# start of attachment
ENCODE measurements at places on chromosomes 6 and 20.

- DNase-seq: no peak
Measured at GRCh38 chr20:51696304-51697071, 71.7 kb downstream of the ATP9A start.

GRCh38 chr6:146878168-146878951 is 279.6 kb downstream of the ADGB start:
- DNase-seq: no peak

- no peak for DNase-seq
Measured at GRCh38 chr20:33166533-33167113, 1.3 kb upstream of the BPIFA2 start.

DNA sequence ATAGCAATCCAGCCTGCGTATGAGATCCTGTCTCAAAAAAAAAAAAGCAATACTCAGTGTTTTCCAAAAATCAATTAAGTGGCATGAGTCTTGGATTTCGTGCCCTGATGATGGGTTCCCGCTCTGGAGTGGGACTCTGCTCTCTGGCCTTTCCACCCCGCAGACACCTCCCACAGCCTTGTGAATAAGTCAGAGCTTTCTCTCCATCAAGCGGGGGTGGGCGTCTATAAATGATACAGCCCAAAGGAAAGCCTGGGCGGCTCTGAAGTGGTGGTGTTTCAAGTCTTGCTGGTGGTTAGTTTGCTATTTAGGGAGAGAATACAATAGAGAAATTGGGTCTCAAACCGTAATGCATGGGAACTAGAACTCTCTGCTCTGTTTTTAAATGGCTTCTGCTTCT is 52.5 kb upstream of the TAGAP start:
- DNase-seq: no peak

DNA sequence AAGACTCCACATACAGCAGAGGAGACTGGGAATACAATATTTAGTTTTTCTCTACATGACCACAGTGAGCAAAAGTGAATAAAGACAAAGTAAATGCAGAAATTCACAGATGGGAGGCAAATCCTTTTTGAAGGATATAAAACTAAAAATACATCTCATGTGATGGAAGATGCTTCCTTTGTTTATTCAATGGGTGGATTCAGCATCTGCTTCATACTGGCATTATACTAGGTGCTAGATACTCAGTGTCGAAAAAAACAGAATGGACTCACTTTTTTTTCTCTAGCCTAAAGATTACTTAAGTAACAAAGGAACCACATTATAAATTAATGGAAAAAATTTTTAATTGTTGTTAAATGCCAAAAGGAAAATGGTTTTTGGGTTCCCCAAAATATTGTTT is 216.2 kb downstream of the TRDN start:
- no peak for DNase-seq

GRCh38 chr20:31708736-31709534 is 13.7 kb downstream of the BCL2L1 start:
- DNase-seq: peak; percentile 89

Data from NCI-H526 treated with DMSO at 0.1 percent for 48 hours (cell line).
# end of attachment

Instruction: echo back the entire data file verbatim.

ENCODE measurements at places on chromosomes 6 and 20.

- DNase-seq: no peak
Measured at GRCh38 chr20:51696304-51697071, 71.7 kb downstream of the ATP9A start.

GRCh38 chr6:146878168-146878951 is 279.6 kb downstream of the ADGB start:
- DNase-seq: no peak

- no peak for DNase-seq
Measured at GRCh38 chr20:33166533-33167113, 1.3 kb upstream of the BPIFA2 start.

DNA sequence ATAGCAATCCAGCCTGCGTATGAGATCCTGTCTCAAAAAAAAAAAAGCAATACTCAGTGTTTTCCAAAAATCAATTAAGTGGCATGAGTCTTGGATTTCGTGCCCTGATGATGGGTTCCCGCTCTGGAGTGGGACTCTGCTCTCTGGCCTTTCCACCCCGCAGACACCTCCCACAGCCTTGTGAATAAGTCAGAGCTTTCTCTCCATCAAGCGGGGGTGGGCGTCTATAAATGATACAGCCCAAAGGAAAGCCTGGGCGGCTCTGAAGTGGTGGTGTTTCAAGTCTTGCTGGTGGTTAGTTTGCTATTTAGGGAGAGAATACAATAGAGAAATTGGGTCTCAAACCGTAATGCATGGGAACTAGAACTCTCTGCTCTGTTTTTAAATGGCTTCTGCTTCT is 52.5 kb upstream of the TAGAP start:
- DNase-seq: no peak

DNA sequence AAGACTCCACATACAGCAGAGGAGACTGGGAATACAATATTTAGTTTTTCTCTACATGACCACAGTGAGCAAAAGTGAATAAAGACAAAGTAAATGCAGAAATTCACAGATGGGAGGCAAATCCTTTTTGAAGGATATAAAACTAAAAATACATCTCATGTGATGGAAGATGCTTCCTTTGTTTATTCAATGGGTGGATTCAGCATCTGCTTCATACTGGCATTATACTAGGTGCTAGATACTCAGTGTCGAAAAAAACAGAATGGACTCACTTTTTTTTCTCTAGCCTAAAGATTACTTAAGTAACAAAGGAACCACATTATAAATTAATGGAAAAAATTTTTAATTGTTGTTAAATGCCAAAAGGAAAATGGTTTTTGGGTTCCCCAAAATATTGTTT is 216.2 kb downstream of the TRDN start:
- no peak for DNase-seq

GRCh38 chr20:31708736-31709534 is 13.7 kb downstream of the BCL2L1 start:
- DNase-seq: peak; percentile 89

Data from NCI-H526 treated with DMSO at 0.1 percent for 48 hours (cell line).